The Father of Belgrave, Arthur Bruce, sadly passed away on Sunday just over a couple of weeks before his 91st birthday. Arthur joined the club as a 17-year-old in 1945 but Belgrave was in his blood, his father Harry being a member in the 1920’s. In fact there is a photograph of Jack with the Belgrave London to Brighton road relay team of 1926 in Alan Mead’s archive.
‘A real hard man’
After finishing school in South London, Arthur joined the army at the age of 18 just after the war was over and soon became known as a real hard man. This reputation was based on a couple of lucky incidents. Firstly, the assault course that young recruits had to do was a mile away from barracks so when they ran there he would get there over a minute ahead of the others. Although the others caught Arthur up over the course, he being rather gangly and uncoordinated, he would easily catch them up on the homeward run, run past them and get back to the barracks first.
On another occasion, when he was assigned to guard duty, a prisoner was locked in a room inside a wooden hut. Arthur was sat down the corridor reading a book when he heard a shout that the prisoner had escaped. As he stood up he inadvertently knocked over his chair. The prisoner rushed out and tripped over the chair and when the rest of the troops arrived they saw Arthur standing over the unconscious man and assumed that he had knocked him out and caught him single handed.
After National Service, Arthur started to compete for Belgrave on the track, where his best distances were the mile and two miles. He had won the Surrey half mile as a very promising junior but was advised by his uncompromising father to move up distance as his best quarter mile was ‘only’ 52 seconds. In 1951 Arthur was, like his father before him, a member of the Belgrave winning team in the London to Brighton relay. This was a forerunner of the 12-stage National road relay now held in Sutton Park. Arthur ran the second quickest time on stage four finishing just behind the leader on that stage. Eventually Belgrave won by nearly two minutes.
The following year, in what turned out to be a huge influence on Arthur’s life, his father took the family over land and sea to the 1952 Olympic Games in Helsinki. Here they saw probably the finest achievement by a distance runner of all time with Emil Zatopek winning the 5000m, 10,000m and the marathon.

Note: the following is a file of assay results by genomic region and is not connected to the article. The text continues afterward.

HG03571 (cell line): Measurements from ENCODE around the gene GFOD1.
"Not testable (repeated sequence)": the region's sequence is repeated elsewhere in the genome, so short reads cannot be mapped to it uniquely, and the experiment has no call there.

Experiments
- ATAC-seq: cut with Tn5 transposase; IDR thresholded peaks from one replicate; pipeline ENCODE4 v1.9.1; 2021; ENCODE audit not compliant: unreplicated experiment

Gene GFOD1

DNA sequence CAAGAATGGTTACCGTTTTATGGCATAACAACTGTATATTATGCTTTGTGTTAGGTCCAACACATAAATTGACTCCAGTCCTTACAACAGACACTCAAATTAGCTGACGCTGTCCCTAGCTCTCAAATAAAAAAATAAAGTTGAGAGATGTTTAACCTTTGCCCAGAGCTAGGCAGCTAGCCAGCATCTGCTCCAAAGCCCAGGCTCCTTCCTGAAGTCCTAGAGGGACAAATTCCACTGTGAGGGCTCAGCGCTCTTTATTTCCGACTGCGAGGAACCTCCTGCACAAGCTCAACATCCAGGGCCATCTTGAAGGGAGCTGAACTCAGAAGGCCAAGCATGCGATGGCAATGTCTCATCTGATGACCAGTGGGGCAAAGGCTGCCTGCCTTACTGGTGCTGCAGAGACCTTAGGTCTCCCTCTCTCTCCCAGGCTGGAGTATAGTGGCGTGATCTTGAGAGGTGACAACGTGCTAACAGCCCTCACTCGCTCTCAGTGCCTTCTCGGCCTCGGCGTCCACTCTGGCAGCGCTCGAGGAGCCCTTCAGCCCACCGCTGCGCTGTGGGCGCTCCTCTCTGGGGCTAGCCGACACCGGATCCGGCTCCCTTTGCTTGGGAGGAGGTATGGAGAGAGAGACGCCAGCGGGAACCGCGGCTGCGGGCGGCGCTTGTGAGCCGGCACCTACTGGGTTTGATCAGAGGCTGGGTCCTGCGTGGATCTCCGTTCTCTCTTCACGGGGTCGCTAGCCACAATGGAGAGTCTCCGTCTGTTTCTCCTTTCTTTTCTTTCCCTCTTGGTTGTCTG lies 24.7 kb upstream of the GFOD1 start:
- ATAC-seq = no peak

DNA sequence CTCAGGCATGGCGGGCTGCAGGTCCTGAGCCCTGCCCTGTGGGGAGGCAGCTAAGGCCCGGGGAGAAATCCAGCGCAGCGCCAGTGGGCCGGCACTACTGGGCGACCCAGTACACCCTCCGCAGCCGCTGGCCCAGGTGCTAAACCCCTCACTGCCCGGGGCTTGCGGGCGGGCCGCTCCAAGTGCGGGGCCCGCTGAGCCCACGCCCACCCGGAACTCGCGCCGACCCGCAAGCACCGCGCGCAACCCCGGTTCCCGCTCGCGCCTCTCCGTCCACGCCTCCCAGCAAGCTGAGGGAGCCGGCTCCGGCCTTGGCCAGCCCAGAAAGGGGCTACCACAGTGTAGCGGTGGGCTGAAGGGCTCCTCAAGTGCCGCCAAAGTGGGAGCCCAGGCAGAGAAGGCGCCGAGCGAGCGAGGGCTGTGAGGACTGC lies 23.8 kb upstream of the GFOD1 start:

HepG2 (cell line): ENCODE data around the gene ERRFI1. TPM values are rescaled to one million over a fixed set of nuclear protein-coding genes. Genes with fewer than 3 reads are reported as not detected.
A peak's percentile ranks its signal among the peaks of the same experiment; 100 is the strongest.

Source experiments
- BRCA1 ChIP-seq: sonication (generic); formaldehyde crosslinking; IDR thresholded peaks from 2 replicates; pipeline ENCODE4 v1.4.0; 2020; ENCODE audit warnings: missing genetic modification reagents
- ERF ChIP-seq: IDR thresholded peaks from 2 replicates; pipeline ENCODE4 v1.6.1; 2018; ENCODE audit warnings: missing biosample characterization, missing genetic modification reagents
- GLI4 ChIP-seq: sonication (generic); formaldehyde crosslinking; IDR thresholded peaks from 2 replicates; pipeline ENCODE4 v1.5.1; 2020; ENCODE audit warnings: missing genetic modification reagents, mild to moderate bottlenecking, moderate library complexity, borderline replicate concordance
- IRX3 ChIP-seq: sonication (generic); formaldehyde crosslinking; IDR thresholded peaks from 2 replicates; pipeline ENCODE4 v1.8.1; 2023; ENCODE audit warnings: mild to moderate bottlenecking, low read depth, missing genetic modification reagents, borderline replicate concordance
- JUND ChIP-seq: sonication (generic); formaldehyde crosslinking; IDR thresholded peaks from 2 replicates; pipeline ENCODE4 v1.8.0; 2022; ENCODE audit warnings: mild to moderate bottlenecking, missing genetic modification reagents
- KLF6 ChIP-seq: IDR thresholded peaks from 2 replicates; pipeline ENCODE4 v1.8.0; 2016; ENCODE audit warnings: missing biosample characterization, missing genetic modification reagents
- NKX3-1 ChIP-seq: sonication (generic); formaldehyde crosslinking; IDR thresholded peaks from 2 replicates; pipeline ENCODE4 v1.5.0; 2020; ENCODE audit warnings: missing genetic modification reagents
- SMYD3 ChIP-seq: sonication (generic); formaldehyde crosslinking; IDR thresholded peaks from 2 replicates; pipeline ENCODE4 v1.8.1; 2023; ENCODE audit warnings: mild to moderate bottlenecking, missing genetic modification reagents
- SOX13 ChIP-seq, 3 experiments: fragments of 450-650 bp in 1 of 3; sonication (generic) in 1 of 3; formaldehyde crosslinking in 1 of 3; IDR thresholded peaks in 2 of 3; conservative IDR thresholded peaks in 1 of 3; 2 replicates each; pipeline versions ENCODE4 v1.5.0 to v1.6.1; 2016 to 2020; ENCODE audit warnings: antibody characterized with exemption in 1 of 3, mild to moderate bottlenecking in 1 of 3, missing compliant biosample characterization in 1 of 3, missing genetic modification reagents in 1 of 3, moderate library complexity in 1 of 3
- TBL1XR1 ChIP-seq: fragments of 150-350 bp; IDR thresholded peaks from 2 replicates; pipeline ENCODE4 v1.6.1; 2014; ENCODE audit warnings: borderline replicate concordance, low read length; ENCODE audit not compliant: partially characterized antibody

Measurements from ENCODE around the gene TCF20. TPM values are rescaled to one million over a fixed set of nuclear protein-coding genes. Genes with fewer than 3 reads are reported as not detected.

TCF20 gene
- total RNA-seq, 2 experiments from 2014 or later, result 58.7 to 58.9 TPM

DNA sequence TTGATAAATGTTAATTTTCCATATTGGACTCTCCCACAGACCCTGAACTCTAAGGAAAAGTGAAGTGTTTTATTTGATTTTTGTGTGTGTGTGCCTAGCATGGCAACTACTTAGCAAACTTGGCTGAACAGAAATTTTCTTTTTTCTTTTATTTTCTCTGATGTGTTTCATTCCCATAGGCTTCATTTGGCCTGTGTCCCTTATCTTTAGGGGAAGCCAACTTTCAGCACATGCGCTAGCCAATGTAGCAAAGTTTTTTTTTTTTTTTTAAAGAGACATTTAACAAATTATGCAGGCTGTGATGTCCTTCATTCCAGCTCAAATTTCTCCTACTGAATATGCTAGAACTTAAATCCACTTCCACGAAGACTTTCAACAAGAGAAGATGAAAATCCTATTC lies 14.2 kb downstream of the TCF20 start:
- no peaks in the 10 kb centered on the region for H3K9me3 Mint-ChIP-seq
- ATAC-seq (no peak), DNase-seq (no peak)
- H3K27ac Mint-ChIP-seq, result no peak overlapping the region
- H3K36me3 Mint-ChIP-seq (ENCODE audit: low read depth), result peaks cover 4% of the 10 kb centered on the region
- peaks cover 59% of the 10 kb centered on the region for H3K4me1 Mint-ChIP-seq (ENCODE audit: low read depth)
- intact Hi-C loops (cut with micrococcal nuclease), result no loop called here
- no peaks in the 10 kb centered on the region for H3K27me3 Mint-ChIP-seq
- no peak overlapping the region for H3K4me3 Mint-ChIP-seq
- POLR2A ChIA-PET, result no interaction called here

New training methods
Another huge influence was the Austrian coach Franz Stampfl, who came to England in the 1950’s and whose interval training methods helped Roger Bannister break the four minute mile barrier. Arthur became interested in the training methods of other European athletes not only intervals and repetitions which were new in this country, but ‘Fartlek’ or ‘speed play’ which the top Swedish runners were doing.
Throughout his life, Arthur raced over track, road and country and loved training from Belgrave Hall near his home in Wimbledon. He ran several marathons and even took part in the infamous Comrades marathon in South Africa three times. Later in life he raced successfully as a veteran and joined his old friends Pat Newell and Charlie Walker in winning National medals in the over 60’s. He even took part as an M70 in the Veterans World Championships in Gateshead in 1999.
However, it was as a coach that many will best remember him. He had advised many over the years but I met him in the early 1990’s when we both took part in one of the Sri Chinmoy two mile races in Battersea Park. He suggested I join another Belgrave member Vic Butcher to do some track sessions that spring. He artfully used Vic to pace me over the final 600m or 800m of the 1000m reps. The group soon got a reputation and swelled in numbers.